Transparency is the critical first step to ending this widespread grading scandal. Schools need to stop misleading families and be clearer with them about what grades really mean. Parents see an A or B on a report card and understandably assume that their student is on track. But if that’s not the case, whether it’s due to low grading standards, non-academic factors in a grade, or something else, schools should make that clear. Grades can certainly measure more than academic mastery—a student’s attendance, class participation, or contributions to school culture could all reasonably factor in—but students and families need to know exactly what they mean, and the extent to which they capture academic readiness. 

This isn’t a step we can fairly expect individual teachers, school leaders, or even school districts to take on their own. In a world where low grading standards dominate, those who apply higher standards will face enormous pressure from students, parents, and supervisors to just give the grades that make everyone happy in the short run but obscure the inadequate education too many students receive.

Changing those incentives will likely require action at the state level. For example, states could require schools to publish both the grading standards all teachers are held to and the connection (or lack thereof) between grades and academic proficiency. If a student received a B in Algebra I, they would see on their report card the percentage of B students at their school who scored proficient on the Algebra I state exam. This “grade guarantee” summary would help students and families better understand report cards. It would also create an incentive for school systems to adopt high grading standards—and ensure students meet them.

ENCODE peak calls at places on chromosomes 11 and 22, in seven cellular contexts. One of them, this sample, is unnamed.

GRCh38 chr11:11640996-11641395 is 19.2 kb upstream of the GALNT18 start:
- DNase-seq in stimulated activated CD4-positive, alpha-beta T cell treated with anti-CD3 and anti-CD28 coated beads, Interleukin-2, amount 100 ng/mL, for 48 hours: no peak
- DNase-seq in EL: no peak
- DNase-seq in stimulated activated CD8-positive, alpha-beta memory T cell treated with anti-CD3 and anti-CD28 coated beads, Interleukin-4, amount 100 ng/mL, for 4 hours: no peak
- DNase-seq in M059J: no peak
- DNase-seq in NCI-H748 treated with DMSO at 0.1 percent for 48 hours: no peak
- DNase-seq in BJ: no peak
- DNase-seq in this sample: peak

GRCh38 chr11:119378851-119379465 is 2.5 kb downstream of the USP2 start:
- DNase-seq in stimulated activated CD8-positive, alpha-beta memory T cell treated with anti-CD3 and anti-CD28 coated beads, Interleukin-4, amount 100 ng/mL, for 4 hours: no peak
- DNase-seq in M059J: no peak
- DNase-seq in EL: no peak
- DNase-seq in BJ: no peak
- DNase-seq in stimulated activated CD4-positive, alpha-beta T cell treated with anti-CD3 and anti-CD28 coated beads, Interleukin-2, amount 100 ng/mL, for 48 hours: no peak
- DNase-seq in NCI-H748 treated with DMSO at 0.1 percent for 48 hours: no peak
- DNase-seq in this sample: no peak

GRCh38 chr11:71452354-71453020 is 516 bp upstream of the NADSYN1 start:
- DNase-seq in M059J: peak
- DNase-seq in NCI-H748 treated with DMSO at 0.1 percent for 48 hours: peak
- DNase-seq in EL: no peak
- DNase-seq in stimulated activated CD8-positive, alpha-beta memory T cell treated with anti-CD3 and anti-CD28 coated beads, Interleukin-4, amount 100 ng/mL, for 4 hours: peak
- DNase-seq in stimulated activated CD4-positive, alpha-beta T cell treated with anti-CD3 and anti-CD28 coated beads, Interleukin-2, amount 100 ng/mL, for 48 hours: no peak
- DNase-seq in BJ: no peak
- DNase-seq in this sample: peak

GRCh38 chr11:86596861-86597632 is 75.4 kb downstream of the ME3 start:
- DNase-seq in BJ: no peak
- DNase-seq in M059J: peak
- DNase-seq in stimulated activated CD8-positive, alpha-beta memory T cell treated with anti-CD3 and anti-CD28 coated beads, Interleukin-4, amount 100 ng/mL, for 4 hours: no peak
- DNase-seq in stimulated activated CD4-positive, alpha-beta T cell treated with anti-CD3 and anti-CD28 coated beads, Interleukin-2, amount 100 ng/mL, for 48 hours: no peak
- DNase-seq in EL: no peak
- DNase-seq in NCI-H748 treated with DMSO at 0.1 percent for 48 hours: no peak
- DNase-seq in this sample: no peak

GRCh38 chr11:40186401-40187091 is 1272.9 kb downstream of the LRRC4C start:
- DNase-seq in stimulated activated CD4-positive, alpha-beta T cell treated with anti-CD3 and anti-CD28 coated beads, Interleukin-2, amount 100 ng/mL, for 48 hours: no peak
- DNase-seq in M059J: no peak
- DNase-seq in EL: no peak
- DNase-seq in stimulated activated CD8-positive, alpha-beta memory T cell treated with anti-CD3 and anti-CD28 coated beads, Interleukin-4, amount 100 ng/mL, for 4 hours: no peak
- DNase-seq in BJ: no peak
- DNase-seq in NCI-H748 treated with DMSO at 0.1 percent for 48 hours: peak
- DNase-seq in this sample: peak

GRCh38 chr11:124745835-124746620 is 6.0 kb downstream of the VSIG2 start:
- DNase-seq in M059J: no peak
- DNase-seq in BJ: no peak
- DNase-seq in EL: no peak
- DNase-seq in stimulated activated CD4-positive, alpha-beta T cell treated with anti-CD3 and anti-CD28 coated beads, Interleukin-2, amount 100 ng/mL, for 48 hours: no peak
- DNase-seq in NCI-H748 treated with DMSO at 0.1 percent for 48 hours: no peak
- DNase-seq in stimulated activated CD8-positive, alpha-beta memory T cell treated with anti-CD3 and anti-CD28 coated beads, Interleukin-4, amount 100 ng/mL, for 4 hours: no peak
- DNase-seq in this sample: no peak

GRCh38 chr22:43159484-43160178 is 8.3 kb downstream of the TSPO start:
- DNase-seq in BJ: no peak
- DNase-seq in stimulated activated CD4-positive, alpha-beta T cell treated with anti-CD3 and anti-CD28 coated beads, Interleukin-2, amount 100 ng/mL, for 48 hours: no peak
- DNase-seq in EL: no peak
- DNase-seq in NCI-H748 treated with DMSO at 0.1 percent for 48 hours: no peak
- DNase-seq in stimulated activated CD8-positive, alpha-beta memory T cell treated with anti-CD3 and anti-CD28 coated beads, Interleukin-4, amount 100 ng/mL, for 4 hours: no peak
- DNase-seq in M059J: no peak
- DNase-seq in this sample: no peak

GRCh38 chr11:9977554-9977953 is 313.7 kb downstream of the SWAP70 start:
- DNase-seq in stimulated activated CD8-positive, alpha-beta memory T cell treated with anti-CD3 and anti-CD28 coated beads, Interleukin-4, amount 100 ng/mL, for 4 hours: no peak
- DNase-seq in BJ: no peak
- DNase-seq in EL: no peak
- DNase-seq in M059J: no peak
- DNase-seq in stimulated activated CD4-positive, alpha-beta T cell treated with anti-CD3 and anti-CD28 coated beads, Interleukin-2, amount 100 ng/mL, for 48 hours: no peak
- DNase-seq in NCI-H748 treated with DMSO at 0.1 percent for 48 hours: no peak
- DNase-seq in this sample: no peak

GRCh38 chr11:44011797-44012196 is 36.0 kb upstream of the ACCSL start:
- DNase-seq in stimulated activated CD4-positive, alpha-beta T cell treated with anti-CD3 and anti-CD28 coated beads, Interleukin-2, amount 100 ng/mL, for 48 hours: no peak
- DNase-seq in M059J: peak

Thanks to the Fordham Institute for shining a light on this continuing scandal and helping to spur action to address it. 

Imali Ariyarathne, seventh-grade teacher at Langston Hughes Academy, stands in front of her students while introducing them to the captivating world of science

Imali Ariyarathne, seventh-grade teacher at Langston Hughes Academy, introduces her students to the captivating world of science.

About TNTP

TNTP is the nation’s leading research, policy, and consulting organization dedicated to transforming America’s public education system, so that every generation thrives.

Today, we work side-by-side with educators, system leaders, and communities across 39 states and over 6,000 districts nationwide to reach ambitious goals for student success.

Yet the possibilities we imagine push far beyond the walls of school and the education field alone. We are catalyzing a movement across sectors to create multiple pathways for young people to achieve academic, economic, and social mobility.